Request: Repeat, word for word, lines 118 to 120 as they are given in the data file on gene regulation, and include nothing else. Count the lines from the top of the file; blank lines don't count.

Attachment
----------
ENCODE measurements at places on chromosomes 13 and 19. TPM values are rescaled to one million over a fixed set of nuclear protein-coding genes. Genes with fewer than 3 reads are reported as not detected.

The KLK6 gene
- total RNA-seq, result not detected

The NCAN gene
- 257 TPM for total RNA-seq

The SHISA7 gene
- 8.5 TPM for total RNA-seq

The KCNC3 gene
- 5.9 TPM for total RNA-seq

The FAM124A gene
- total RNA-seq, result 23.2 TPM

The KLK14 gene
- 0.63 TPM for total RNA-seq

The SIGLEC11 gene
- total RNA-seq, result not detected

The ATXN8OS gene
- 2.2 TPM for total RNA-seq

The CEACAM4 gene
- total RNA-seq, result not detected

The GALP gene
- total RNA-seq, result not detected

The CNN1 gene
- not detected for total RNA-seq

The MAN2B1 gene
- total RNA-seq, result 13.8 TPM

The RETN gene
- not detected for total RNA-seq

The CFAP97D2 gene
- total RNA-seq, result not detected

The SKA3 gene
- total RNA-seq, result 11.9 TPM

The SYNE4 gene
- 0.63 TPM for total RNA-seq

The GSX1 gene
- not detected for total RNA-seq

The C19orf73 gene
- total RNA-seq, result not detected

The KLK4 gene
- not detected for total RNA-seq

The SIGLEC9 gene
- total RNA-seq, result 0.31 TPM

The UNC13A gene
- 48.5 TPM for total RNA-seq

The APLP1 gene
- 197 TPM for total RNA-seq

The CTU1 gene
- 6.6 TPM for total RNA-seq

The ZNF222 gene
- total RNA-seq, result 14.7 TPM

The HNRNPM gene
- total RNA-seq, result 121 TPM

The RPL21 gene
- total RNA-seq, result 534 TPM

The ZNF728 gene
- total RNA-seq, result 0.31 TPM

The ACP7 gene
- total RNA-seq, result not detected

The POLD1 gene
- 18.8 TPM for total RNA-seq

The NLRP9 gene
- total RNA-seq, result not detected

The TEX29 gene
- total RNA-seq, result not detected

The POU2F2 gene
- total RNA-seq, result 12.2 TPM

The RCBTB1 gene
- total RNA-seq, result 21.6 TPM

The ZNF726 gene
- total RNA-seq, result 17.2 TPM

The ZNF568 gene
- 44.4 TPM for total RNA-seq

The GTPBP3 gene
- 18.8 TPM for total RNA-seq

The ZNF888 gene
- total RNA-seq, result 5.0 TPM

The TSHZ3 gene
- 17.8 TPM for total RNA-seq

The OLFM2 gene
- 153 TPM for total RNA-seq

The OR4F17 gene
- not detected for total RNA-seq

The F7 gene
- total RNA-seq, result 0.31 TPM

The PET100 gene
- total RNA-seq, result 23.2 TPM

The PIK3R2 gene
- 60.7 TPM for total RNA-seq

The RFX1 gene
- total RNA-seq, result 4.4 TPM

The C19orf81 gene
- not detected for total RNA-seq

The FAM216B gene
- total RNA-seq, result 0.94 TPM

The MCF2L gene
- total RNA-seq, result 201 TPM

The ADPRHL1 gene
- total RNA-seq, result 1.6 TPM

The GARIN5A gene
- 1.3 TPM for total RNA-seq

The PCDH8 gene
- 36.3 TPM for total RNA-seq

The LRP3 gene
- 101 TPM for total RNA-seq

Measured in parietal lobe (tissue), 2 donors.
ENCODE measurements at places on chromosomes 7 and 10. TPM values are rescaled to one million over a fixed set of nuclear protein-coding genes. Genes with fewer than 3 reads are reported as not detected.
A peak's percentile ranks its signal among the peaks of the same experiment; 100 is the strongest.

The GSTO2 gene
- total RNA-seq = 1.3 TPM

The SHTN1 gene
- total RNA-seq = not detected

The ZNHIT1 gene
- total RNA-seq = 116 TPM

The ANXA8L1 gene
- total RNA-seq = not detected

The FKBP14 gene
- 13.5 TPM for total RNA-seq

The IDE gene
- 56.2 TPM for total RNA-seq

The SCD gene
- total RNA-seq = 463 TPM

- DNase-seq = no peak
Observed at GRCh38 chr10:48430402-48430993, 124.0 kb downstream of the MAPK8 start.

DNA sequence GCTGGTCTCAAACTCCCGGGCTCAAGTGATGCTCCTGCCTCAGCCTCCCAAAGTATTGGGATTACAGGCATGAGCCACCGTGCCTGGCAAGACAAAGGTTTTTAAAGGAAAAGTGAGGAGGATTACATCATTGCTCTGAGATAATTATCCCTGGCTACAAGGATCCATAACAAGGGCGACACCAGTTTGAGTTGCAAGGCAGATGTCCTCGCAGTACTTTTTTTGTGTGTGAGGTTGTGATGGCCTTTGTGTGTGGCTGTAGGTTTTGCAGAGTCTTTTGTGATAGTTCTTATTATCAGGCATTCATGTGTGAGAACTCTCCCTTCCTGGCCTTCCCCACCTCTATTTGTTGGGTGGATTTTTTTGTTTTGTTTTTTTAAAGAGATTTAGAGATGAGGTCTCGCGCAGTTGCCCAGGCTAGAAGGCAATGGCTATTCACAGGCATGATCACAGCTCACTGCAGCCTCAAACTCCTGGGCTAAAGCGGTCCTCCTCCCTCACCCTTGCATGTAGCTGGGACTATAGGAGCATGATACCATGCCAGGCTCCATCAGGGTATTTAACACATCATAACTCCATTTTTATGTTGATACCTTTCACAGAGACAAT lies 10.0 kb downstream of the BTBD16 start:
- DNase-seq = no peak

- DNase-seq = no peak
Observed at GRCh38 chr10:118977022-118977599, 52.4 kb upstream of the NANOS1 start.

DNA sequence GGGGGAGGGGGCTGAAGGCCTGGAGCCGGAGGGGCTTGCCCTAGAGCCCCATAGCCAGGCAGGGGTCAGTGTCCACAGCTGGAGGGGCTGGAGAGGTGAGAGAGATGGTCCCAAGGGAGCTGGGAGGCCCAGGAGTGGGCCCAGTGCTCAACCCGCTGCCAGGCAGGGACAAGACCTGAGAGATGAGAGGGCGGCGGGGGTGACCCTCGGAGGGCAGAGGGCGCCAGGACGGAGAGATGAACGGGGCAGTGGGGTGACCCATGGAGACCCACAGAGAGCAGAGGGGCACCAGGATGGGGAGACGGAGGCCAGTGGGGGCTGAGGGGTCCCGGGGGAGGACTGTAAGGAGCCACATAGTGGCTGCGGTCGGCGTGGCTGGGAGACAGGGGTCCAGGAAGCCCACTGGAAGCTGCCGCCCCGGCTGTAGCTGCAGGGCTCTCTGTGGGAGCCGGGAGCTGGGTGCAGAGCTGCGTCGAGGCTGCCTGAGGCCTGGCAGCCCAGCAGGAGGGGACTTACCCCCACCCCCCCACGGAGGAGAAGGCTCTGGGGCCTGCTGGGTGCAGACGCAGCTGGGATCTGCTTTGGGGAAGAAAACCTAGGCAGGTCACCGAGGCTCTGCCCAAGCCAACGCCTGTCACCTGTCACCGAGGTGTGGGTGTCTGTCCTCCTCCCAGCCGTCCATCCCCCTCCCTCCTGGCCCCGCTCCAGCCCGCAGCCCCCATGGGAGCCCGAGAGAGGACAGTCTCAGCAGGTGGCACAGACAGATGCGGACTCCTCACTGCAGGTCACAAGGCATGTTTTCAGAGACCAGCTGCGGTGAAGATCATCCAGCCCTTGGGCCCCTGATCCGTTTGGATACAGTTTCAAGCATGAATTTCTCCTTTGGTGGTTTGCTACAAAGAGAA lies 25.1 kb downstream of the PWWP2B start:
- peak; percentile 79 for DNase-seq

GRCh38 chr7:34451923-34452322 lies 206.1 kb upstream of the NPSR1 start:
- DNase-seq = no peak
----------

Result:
- 56.2 TPM for total RNA-seq

The SCD gene
- total RNA-seq = 463 TPM